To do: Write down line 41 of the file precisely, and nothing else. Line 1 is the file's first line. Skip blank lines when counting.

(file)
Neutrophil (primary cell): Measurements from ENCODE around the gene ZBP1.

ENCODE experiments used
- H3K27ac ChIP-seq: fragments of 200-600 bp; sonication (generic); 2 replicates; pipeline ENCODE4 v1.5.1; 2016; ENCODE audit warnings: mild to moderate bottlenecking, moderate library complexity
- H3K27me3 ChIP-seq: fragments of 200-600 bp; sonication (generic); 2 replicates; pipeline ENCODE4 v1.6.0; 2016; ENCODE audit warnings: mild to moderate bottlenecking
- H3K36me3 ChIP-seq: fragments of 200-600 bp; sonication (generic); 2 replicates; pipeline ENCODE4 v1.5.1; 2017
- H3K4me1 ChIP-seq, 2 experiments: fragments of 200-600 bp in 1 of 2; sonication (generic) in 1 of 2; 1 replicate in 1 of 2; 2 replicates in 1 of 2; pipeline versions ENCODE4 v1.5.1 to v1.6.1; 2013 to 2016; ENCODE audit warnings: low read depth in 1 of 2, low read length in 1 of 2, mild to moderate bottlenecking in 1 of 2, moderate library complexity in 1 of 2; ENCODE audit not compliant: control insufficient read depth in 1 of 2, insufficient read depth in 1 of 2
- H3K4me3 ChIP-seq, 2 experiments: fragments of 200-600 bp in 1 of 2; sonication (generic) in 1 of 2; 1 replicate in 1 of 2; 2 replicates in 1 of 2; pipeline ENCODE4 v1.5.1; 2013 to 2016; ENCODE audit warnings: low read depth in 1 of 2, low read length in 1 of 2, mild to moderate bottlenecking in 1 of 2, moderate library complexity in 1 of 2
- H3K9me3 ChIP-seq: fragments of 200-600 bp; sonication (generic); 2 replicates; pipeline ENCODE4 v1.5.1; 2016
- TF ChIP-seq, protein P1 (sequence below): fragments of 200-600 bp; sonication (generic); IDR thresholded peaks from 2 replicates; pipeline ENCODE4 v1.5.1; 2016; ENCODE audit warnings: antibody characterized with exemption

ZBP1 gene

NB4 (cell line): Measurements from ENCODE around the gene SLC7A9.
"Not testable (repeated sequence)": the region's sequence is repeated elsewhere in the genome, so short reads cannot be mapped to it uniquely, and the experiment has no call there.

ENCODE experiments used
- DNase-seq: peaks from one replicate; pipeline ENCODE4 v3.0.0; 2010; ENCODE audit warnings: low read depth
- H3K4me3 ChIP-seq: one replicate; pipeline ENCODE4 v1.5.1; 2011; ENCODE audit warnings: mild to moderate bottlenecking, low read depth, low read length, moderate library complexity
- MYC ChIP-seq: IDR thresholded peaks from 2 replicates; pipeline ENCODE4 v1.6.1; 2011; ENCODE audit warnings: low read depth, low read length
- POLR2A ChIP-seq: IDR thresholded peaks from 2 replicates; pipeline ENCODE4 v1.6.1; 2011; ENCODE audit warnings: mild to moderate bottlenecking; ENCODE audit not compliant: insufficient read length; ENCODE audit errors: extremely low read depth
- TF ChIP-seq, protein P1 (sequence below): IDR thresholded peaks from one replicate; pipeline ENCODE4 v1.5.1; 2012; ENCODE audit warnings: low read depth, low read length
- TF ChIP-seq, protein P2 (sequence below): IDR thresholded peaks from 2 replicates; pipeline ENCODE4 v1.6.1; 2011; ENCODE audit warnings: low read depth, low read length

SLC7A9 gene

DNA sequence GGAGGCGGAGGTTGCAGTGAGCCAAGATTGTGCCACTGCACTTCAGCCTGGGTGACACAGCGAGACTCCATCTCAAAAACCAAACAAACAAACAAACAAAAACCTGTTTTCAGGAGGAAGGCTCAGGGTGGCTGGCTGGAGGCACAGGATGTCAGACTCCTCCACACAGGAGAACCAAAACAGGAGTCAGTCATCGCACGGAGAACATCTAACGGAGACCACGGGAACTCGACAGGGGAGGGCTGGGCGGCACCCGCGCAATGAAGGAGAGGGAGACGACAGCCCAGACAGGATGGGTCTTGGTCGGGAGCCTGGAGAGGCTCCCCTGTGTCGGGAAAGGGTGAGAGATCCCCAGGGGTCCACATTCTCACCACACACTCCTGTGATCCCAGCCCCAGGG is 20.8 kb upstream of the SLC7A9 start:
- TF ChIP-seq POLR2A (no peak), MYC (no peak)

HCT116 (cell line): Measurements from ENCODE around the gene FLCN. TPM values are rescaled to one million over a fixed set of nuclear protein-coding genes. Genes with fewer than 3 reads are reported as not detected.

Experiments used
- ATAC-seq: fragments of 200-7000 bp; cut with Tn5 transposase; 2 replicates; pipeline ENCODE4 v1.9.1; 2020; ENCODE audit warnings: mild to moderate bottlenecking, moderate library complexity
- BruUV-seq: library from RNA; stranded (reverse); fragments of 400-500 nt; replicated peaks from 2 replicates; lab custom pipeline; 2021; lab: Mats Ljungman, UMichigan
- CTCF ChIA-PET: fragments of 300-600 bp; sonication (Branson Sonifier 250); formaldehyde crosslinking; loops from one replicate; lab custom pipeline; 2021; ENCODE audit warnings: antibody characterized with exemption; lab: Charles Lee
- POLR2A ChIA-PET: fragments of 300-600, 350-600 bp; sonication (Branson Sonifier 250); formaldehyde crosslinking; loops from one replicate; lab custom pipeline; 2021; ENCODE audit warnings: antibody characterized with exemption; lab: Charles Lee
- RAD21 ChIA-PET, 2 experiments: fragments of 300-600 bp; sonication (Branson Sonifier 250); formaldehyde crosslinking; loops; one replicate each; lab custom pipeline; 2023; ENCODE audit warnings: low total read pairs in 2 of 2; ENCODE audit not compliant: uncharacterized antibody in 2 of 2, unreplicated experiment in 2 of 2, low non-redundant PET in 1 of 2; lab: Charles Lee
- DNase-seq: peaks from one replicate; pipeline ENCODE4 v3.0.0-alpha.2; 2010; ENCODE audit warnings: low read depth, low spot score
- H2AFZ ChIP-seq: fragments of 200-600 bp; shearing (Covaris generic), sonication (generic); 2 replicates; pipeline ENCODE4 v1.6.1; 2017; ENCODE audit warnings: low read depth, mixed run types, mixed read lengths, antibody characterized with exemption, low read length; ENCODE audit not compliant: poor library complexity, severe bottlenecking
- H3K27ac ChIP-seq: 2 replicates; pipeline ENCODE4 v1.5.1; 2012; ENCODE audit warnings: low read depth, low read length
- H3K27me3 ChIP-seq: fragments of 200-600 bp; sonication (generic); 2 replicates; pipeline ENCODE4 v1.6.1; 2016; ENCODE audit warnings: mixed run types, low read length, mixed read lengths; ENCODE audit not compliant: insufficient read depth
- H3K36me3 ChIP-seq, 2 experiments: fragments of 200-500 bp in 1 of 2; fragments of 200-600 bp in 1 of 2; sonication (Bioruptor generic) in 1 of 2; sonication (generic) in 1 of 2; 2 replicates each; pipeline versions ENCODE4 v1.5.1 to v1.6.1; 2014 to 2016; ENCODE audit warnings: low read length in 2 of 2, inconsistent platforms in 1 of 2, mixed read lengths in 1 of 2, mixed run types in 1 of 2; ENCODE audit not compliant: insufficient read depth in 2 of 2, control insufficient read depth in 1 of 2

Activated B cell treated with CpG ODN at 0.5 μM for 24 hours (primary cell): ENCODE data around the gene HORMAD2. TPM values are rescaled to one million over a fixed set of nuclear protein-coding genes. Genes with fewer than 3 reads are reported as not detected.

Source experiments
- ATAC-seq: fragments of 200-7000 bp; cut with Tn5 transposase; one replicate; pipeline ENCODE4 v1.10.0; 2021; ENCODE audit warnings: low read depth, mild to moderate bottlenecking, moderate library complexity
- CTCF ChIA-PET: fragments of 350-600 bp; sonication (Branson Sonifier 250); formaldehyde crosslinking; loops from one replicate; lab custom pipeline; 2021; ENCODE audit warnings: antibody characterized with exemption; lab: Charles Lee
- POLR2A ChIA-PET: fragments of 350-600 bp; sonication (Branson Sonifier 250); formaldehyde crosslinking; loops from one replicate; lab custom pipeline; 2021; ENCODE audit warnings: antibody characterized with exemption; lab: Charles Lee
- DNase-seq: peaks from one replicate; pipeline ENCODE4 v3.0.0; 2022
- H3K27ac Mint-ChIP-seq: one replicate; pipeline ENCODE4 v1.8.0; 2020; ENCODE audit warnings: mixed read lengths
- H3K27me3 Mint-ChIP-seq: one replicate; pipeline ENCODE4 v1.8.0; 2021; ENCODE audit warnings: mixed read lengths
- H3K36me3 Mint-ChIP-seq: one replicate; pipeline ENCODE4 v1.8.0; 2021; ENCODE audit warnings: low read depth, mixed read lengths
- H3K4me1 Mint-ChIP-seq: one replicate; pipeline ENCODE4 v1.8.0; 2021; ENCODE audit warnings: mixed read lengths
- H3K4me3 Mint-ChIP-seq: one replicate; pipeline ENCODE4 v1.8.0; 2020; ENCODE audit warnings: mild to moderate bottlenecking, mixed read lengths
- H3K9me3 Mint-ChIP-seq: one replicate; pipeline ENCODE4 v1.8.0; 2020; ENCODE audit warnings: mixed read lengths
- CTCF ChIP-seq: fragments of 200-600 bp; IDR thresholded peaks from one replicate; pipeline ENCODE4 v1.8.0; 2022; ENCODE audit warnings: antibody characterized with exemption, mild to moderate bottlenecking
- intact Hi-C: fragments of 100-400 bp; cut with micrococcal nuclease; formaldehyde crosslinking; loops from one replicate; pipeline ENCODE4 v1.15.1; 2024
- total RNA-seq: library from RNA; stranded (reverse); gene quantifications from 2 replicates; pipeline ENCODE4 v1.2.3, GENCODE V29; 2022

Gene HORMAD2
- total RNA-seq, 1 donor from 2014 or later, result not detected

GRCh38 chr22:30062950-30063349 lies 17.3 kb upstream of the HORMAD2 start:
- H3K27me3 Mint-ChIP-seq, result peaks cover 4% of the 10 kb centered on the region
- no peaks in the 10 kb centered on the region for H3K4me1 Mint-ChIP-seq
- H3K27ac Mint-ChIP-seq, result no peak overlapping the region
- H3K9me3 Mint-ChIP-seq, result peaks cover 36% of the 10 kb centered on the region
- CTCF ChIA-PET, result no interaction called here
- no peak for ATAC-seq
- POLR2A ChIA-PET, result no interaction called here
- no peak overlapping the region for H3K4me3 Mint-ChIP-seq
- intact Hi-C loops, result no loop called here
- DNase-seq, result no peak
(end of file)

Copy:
- H3K27ac Mint-ChIP-seq: one replicate; pipeline ENCODE4 v1.8.0; 2020; ENCODE audit warnings: mixed read lengths